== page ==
A spokesman for the Taliban’s religious enforcers, the Ministry for the Promotion of Virtue and Prevention of Vice, denied ordering the flight ban, but two travel agents told AFP they had stopped issuing tickets to solo women travellers.
The edict was not expected to affect foreigners, although aviation officials reported that an Afghan woman with a US passport was prevented from flying last week.
“Some women who were travelling without a male relative were not allowed to board a Kam Air flight from Kabul to Islamabad on Friday,” a passenger on the flight told AFP.
The Taliban have already banned inter-city road trips for women travelling alone.
The flight ban came as the vice ministry ordered that men and women should not visit parks in Kabul on the same days.
Women are now permitted to visit parks only on Sundays, Mondays and Tuesdays, while the remaining days are reserved for men, a ministry notification said.
“It is not the Islamic Emirate’s order but our God’s order that men and women who are strangers to each other should not gather at one place,” Mohammad Yahya Aref, an official at the vice ministry, told AFP.
The new restriction on women follows Wednesday’s shutdown of all girls’ secondary schools just hours after they were allowed to reopen for the first time since August.
Tens of thousands of girls had flocked back to class, but officials ordered them home just hours into the day, triggering international outrage.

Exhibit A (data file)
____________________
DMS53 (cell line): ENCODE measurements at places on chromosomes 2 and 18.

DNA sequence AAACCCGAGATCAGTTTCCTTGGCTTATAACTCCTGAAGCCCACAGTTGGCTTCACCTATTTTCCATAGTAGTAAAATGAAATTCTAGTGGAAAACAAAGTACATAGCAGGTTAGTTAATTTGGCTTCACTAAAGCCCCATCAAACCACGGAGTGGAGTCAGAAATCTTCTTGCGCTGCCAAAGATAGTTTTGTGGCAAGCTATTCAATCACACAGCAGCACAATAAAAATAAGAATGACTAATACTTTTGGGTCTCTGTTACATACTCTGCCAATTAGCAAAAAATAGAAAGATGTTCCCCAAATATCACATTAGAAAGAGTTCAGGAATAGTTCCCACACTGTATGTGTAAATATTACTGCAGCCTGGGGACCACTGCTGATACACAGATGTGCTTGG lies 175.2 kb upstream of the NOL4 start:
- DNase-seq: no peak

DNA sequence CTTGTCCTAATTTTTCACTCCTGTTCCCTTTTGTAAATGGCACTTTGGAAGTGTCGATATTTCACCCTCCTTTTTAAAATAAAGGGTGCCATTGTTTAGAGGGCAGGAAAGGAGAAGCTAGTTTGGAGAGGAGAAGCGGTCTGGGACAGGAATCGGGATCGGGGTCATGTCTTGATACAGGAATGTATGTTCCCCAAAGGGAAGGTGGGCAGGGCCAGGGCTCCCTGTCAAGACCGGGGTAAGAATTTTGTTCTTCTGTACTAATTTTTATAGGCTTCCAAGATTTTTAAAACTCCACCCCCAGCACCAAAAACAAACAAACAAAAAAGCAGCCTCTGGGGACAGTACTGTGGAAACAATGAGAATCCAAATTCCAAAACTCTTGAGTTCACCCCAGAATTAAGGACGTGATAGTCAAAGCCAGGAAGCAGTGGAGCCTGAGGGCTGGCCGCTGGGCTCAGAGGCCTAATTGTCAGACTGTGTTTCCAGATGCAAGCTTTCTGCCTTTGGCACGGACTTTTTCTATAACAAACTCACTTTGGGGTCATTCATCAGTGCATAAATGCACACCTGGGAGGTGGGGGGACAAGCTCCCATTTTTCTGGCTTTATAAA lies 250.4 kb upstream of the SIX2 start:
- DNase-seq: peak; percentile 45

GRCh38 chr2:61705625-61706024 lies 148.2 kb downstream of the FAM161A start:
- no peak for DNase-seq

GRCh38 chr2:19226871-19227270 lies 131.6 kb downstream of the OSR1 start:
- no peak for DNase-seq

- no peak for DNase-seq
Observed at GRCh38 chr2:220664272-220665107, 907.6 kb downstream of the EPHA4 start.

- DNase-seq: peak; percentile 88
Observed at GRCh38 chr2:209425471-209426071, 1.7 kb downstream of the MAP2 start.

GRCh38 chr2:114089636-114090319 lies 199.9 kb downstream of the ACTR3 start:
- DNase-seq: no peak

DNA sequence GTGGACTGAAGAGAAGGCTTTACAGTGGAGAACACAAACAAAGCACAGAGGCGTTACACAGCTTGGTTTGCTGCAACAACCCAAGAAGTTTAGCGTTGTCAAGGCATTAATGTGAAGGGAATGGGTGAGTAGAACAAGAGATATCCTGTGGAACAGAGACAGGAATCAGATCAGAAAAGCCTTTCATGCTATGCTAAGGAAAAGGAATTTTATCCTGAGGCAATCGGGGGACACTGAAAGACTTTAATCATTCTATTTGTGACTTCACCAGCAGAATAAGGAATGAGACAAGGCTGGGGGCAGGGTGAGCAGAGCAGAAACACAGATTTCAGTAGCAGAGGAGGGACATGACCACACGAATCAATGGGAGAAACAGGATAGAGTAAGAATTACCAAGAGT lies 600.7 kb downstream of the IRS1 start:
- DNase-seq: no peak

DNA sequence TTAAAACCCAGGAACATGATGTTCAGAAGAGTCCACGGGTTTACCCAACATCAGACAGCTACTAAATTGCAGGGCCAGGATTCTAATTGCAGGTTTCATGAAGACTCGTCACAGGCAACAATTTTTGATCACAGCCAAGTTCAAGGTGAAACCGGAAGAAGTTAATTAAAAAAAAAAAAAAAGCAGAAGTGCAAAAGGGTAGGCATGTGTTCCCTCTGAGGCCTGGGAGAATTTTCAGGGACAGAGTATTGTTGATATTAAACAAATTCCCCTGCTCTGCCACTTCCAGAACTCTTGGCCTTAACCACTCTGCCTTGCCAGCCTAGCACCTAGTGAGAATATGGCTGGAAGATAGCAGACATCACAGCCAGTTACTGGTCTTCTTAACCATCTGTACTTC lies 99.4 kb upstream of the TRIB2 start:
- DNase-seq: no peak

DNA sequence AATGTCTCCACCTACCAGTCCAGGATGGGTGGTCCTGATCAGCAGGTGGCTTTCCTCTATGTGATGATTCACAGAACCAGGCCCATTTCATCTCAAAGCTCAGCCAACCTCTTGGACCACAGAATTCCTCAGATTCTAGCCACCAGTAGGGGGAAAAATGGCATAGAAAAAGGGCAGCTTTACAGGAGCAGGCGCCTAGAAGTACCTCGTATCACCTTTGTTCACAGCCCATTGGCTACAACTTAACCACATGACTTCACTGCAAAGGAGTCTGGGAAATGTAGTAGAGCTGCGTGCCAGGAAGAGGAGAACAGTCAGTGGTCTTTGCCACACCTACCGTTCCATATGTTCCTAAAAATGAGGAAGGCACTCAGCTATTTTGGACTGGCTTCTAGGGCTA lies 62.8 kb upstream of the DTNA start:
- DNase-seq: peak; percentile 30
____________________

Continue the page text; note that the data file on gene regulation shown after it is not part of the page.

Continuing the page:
Taliban sources said that the decision was taken after a closed-door meeting of the movement’s leaders last week in Kandahar, the de facto power centre of the group.
Several Afghan women activists have warned of nationwide protests if the schools were not open within a week.
Heather Barr, Human Rights Watch associate director for women’s rights, said the latest restrictions were “scary”.
“We see the screws tightening on women and girls every day now,” she said.
“They have abandoned — at least for now — any effort to reach an accommodation with the international community, and that leaves them with nothing to lose.”
The Taliban appear to have also set their sights on local media networks, which flourished under the previous US-backed regimes.
On Monday, Taliban intelligence agents raided four radio stations in Kandahar and detained six journalists, sources said.
The raids come a day after the authorities ordered the BBC’s television partners in Afghanistan to stop broadcasting its news bulletins.
“Since the foreign TV channels are broadcast from abroad, the Islamic Emirate has no access to control their contents, especially when it comes to journalists’ uniforms and dresses,” government spokesman Inamullah Samangani told AFP.
The Taliban have already ordered women journalists working in Afghan television networks to wear hijabs, and stopped channels from broadcasting foreign dramas.